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Determinants of household direct CO2 emissions: Empirical evidence from Nigeria

Olaniyan, Olanrewaju and Sulaimon, Mubaraq Dele and Ademola, Wasiu (2018): Determinants of household direct CO2 emissions: Empirical evidence from Nigeria. Forthcoming in: Advanced journal of Social Science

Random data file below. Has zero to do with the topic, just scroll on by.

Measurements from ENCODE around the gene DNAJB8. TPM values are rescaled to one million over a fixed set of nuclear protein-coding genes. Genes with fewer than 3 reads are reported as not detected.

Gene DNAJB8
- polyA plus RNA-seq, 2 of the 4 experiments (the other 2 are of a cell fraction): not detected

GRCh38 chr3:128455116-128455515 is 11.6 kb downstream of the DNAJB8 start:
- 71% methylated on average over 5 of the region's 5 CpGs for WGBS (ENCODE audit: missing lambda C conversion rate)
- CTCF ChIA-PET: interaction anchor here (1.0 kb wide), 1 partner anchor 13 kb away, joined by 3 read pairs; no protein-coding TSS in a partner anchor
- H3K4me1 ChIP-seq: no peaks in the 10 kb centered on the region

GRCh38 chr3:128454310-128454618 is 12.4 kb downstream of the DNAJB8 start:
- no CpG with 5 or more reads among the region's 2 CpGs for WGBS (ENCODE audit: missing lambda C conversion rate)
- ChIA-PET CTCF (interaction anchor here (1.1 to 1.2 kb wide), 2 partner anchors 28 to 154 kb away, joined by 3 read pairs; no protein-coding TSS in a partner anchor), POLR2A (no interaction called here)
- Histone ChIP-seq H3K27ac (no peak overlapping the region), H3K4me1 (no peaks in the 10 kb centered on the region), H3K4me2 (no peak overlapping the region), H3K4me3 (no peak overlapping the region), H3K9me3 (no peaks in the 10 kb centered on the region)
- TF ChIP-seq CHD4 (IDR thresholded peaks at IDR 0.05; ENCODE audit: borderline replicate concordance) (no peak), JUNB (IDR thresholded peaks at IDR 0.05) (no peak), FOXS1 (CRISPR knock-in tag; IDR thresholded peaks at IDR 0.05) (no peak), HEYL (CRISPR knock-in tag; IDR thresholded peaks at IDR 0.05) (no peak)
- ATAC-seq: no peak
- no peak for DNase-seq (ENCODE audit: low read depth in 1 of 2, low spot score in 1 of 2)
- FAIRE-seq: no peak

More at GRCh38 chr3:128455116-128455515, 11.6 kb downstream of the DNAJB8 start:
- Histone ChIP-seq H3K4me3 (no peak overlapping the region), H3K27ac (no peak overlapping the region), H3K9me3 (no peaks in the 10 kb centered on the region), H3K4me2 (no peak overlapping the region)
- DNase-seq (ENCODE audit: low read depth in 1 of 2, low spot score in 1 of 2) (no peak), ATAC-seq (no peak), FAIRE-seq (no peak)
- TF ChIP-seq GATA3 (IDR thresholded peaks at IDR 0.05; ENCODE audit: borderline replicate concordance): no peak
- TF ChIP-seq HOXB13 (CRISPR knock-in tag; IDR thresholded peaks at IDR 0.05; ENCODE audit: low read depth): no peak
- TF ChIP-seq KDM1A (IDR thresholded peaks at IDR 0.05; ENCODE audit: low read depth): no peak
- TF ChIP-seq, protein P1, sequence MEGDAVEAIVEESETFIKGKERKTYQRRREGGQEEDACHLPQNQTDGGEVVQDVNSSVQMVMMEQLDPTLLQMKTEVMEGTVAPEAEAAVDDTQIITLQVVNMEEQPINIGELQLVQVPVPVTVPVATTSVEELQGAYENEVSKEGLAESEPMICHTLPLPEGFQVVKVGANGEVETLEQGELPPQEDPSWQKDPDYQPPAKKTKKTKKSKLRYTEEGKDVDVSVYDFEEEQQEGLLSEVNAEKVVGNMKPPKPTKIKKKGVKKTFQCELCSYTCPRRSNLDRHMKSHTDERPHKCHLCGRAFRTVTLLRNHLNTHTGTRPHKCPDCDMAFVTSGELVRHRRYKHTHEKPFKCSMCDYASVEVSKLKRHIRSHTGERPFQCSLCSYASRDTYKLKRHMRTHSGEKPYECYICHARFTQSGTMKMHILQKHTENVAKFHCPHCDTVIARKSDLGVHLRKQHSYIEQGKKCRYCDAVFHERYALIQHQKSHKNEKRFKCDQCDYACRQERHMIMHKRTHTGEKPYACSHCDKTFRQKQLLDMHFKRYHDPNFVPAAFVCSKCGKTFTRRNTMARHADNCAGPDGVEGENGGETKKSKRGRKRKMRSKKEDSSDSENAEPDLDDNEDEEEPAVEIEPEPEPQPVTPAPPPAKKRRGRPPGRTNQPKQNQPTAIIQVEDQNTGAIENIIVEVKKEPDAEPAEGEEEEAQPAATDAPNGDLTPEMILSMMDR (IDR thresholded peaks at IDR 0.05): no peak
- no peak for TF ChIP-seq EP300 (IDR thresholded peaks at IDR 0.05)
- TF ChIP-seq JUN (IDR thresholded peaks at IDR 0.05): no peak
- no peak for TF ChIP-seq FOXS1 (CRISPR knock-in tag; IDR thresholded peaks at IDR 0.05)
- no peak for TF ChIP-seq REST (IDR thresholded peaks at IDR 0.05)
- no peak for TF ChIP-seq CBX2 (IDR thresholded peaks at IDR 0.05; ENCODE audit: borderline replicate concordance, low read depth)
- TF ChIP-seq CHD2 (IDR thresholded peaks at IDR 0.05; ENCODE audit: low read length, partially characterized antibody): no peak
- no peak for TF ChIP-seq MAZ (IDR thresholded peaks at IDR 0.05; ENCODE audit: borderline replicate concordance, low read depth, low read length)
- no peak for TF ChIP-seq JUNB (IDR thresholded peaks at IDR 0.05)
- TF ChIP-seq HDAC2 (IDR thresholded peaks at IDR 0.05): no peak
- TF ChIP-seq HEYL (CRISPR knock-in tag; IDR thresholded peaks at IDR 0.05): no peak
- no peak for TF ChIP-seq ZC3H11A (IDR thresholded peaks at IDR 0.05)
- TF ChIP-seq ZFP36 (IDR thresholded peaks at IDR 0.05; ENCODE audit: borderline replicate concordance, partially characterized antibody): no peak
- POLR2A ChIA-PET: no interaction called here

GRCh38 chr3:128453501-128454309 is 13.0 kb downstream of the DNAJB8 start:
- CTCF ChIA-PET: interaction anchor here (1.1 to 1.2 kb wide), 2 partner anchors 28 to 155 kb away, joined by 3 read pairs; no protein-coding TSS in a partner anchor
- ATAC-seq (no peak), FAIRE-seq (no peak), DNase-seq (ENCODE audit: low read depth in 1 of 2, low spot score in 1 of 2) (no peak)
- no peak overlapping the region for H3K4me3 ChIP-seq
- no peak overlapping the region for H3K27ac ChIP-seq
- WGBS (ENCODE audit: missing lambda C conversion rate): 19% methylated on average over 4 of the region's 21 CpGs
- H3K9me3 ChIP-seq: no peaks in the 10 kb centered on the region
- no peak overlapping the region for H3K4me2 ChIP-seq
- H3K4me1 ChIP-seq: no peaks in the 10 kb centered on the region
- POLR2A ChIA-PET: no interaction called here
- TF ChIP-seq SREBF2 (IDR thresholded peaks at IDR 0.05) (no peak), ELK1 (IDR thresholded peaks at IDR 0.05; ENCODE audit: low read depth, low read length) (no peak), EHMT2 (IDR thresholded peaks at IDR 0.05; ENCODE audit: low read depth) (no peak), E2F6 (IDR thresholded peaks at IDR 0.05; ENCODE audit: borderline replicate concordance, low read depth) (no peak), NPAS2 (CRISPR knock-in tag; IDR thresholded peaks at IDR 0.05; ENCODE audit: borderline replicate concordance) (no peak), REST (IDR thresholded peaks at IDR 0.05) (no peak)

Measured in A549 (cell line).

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The excess concentration of carbon dioxide (CO2) in the earth’s atmosphere has been identified by scientists as the major cause of climate change. If left uncontrolled, this has grave implication for sustainable development. Hence, there is need to formulate and implement informed based climate change mitigation policy. Data on household socio-economic and demographic variables were obtained from the 2015 General Household Survey and household direct CO2 emissions was estimated using the Linear Multiplier Factor Method. An Environmental Kuznets Curve based econometric model was specified and the parameters were estimated using the Ordinary Least Squares technique. At the national level, results revealed that household income, household size, household head gender, literacy ratio and motorisation have significant positive impacts on carbon emissions. However, literacy ratio contradicts a priori expectation. Male population, polygamy and age of household head have insignificant effects. Both age and household income show significant non-linear relationship with household carbon emissions. For urban and rural households, results revealed that household income, household size and household head gender have significant positive effects. Age and motorisation significantly affects urban household carbon emissions. Other factors do not have significant effects on urban household and rural household carbon emissions. The study concludes that household income, household size, motorisation and literacy ratio are the quantitative factors that influence the level of Nigerian household carbon emissions. Based on the research results, the study recommends policies to the government.

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